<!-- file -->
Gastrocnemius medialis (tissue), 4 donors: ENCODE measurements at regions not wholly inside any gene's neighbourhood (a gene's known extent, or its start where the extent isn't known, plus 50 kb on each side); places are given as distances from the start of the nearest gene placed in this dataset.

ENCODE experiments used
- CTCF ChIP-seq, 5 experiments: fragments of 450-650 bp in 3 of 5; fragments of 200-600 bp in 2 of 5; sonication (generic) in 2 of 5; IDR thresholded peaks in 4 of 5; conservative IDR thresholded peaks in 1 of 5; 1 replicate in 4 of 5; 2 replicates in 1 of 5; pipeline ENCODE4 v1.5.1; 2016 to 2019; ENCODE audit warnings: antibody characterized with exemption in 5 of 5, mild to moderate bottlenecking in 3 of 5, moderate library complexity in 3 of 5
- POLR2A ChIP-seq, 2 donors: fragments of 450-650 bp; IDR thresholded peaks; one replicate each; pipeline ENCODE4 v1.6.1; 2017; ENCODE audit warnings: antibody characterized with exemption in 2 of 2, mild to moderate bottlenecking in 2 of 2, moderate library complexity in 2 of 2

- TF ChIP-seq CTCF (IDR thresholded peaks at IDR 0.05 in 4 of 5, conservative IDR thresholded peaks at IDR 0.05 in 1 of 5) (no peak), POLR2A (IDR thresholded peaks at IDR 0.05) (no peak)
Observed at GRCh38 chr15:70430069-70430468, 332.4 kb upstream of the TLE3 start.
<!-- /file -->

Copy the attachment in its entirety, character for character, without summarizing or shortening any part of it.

Gastrocnemius medialis (tissue), 4 donors: ENCODE measurements at regions not wholly inside any gene's neighbourhood (a gene's known extent, or its start where the extent isn't known, plus 50 kb on each side); places are given as distances from the start of the nearest gene placed in this dataset.

ENCODE experiments used
- CTCF ChIP-seq, 5 experiments: fragments of 450-650 bp in 3 of 5; fragments of 200-600 bp in 2 of 5; sonication (generic) in 2 of 5; IDR thresholded peaks in 4 of 5; conservative IDR thresholded peaks in 1 of 5; 1 replicate in 4 of 5; 2 replicates in 1 of 5; pipeline ENCODE4 v1.5.1; 2016 to 2019; ENCODE audit warnings: antibody characterized with exemption in 5 of 5, mild to moderate bottlenecking in 3 of 5, moderate library complexity in 3 of 5
- POLR2A ChIP-seq, 2 donors: fragments of 450-650 bp; IDR thresholded peaks; one replicate each; pipeline ENCODE4 v1.6.1; 2017; ENCODE audit warnings: antibody characterized with exemption in 2 of 2, mild to moderate bottlenecking in 2 of 2, moderate library complexity in 2 of 2

- TF ChIP-seq CTCF (IDR thresholded peaks at IDR 0.05 in 4 of 5, conservative IDR thresholded peaks at IDR 0.05 in 1 of 5) (no peak), POLR2A (IDR thresholded peaks at IDR 0.05) (no peak)
Observed at GRCh38 chr15:70430069-70430468, 332.4 kb upstream of the TLE3 start.